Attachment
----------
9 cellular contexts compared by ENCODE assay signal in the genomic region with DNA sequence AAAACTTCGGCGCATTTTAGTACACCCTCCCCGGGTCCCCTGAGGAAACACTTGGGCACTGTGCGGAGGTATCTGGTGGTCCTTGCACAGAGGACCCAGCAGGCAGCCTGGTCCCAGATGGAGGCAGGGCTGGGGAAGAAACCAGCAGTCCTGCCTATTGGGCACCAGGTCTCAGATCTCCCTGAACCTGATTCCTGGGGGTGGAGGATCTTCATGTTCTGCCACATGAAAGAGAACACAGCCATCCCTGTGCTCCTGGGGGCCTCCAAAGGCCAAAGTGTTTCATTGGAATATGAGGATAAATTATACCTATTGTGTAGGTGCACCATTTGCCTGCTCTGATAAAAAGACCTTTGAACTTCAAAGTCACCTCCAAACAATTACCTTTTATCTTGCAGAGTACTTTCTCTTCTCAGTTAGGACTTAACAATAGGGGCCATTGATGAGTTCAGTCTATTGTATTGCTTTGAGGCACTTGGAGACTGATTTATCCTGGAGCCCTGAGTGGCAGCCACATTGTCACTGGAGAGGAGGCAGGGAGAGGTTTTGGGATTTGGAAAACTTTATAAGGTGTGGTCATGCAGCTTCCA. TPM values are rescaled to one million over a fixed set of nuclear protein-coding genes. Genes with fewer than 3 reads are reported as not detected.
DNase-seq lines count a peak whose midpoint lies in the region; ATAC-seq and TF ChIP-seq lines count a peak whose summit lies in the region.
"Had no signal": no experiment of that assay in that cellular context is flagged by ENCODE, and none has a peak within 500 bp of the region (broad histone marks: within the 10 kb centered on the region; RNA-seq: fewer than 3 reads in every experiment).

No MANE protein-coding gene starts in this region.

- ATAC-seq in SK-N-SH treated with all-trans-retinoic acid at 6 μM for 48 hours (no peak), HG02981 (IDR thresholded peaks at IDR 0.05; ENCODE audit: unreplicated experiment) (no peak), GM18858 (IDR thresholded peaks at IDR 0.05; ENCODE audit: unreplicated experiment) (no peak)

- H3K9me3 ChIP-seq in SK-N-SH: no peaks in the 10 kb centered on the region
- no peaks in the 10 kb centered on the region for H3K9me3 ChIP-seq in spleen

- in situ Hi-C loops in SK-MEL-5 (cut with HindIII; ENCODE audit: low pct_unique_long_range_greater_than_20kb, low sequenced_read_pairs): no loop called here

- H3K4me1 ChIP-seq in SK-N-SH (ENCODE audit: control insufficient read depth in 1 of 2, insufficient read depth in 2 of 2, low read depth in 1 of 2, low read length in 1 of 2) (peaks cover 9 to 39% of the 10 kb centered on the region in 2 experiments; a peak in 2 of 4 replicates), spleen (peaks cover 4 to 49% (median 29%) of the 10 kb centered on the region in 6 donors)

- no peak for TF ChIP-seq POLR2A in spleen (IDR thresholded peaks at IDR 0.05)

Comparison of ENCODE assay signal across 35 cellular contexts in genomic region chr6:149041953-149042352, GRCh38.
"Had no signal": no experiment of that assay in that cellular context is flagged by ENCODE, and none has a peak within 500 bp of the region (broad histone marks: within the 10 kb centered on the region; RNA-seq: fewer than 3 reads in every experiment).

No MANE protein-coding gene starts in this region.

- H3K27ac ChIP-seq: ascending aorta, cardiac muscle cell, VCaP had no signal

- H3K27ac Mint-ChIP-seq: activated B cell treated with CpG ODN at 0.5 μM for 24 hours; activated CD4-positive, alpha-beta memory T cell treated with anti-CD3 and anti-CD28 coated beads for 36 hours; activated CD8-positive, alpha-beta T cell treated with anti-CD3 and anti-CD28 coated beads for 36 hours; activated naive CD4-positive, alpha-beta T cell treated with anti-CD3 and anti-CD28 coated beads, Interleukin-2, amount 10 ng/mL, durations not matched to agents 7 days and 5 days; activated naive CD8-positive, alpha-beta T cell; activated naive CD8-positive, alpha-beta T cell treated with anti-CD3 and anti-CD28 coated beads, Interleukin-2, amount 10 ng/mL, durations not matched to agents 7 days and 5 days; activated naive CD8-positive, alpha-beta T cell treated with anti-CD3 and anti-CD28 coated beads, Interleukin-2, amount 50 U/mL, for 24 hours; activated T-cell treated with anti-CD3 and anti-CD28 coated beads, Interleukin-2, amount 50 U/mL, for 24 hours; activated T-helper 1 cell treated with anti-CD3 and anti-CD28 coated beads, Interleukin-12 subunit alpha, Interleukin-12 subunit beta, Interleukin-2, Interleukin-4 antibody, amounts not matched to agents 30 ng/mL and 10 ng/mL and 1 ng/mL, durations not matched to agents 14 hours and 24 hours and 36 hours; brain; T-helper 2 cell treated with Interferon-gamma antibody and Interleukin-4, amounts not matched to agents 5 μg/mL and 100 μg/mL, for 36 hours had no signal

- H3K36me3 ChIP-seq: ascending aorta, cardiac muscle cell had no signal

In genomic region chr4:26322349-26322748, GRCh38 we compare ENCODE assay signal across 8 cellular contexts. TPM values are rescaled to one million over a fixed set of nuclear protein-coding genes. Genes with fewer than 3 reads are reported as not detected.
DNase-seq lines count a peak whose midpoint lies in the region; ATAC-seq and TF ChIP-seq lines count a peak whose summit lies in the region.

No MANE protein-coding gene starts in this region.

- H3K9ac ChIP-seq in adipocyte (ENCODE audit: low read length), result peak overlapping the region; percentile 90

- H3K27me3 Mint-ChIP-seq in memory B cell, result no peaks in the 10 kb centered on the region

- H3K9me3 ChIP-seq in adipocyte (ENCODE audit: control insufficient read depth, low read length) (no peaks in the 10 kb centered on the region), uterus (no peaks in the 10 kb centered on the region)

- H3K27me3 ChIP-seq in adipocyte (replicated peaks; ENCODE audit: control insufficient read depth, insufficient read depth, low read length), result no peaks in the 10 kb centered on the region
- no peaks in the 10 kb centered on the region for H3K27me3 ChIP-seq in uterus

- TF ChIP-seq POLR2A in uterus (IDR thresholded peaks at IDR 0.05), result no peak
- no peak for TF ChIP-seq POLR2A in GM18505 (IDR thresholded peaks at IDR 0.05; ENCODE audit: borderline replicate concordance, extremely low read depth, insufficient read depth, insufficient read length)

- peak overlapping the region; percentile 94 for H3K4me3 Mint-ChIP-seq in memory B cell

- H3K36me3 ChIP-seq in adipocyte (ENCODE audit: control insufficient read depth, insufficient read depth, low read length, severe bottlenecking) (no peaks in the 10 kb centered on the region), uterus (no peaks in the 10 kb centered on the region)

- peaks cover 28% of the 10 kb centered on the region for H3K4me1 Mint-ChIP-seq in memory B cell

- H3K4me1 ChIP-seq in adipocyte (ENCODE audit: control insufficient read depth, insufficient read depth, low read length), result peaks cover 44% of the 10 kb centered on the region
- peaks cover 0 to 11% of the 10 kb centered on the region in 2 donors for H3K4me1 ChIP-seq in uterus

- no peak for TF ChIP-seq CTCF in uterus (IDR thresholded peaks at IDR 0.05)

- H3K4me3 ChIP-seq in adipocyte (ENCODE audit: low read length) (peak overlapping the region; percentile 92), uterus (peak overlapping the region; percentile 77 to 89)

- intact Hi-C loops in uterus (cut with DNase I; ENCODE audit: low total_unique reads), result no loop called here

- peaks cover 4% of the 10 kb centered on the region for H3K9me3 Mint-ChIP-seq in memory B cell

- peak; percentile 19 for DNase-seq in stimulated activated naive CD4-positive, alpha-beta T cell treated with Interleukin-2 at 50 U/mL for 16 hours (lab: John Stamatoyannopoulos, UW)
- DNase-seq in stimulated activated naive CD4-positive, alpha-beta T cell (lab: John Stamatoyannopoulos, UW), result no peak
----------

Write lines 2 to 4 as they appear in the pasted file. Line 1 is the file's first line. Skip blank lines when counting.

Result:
DNase-seq lines count a peak whose midpoint lies in the region; ATAC-seq and TF ChIP-seq lines count a peak whose summit lies in the region.
"Had no signal": no experiment of that assay in that cellular context is flagged by ENCODE, and none has a peak within 500 bp of the region (broad histone marks: within the 10 kb centered on the region; RNA-seq: fewer than 3 reads in every experiment).

No MANE protein-coding gene starts in this region.